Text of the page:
In Feres v US, the US Supreme Court expanded the interpretation of one of the exception to the Federal Torts Claims Act resulting in a ban on any claim for any injury under any circumstances while the plaintiff was in military service (active or otherwise). This has resulted in findings that members of the military can't sue for injuries caused by medical personnel, for example.
The debate over whether the Feres Doctrine should be abandoned has raged ever since. In fact, last May, two Justices of the Supreme Court suggested it was time to get rid of it. See here. Soon after that, the New York Times published an Op-Ed piece urging Congress to eliminate the doctrine. See here.
Maybe in response to these events, later in the year Congress debated inserting a provision into the annual defense authorization bill to offer payouts to victims of military medical malpractice. The provision did not alter the Feres doctrine, but it creates a system to provide limited recovery to some victims of military medical malpractice.
Last week, the Senate voted, 86-8, to pass the National Defense Authorization Act including $400 Million for the Defense Department to investigate and pay out military medical malpractice claims internally, bypassing the Feres Doctrine.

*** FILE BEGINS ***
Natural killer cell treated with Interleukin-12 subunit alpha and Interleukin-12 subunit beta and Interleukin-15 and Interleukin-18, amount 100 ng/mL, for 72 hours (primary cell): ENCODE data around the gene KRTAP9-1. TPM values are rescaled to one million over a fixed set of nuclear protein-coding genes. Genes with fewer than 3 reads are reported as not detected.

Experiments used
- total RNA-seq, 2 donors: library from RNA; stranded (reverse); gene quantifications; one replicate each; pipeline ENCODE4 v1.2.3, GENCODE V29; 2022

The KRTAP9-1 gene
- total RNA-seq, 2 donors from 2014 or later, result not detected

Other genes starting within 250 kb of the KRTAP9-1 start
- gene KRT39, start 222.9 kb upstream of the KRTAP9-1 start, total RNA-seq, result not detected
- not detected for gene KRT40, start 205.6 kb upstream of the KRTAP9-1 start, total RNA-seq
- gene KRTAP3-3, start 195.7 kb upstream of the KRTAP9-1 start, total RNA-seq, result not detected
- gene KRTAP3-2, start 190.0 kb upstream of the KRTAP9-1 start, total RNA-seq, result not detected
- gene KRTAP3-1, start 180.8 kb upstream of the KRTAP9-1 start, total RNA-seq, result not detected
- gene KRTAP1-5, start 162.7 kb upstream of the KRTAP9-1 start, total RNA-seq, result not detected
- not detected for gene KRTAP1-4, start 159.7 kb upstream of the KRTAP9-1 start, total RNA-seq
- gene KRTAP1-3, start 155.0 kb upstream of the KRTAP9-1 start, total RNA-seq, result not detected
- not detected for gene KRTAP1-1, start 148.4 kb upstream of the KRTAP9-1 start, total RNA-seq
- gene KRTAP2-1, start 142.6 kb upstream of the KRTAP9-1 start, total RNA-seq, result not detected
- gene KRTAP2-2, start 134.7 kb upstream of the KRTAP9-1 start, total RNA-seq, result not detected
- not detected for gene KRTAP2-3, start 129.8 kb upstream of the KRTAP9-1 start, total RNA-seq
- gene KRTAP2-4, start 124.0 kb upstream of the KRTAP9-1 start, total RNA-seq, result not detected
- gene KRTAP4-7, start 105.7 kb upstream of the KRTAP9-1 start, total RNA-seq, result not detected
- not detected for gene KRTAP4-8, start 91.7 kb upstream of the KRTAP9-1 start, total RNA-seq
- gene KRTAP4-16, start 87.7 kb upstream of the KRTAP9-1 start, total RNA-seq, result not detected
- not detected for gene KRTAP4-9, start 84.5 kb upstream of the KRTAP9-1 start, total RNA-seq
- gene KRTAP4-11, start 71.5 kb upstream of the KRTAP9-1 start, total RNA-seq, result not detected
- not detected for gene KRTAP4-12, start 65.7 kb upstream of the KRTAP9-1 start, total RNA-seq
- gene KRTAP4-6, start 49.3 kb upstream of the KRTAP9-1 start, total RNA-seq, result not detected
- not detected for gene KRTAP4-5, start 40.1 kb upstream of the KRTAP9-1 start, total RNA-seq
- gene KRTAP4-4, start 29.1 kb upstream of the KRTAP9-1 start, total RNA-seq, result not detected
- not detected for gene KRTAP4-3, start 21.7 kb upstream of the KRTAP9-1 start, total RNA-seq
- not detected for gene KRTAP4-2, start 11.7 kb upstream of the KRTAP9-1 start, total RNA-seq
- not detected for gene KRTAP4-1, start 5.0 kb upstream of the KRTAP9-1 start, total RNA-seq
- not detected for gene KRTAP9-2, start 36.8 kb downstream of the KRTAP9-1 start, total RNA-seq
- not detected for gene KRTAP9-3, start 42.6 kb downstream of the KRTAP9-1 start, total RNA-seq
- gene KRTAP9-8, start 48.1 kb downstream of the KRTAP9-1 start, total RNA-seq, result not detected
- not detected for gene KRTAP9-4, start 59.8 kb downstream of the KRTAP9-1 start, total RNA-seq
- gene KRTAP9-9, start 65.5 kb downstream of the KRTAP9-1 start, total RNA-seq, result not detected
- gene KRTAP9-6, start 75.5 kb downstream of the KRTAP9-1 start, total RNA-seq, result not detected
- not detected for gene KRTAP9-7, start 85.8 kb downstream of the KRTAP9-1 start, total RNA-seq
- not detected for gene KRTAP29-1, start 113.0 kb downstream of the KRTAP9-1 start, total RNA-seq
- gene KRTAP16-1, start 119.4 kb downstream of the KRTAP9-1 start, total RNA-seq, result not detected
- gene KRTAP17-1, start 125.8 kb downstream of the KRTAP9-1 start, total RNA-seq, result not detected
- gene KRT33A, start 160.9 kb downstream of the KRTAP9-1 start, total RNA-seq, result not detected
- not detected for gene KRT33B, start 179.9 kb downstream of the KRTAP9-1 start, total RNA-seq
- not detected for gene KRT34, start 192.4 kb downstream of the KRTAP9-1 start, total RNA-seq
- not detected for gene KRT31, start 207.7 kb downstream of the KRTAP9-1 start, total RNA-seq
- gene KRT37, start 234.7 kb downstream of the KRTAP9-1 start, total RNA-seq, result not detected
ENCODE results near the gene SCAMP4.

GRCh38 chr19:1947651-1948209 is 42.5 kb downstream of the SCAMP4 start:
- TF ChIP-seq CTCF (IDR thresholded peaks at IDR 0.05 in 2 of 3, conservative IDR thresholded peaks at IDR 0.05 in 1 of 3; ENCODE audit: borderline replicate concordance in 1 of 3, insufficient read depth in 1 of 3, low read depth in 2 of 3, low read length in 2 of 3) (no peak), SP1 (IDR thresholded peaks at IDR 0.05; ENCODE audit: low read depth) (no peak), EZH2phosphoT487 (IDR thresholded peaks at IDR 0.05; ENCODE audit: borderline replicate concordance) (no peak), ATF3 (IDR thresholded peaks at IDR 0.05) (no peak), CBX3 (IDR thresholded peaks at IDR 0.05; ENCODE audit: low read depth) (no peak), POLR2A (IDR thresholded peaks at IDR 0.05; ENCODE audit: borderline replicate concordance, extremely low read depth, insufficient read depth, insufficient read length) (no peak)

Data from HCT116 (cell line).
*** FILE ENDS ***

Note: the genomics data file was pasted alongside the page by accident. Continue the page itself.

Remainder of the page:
This sounds great, but the details of the provision severely limit its possible benefits. Most importantly, claims would be limited to under $100,000, and legal fees are capped at 20%. Unfortunately for the victims, these limits will make it difficult for them to find lawyers to on the representation. Medical malpractice cases are typically very expensive to litigate and being able to recover only $20,000 will make the cases not viable financially.
According to the bill, the Secretary of Defense can create regulations that allow them to pay more, but those regulations haven’t been written.
The New York Personal Injury Law Blog has a good short comment on the bill here.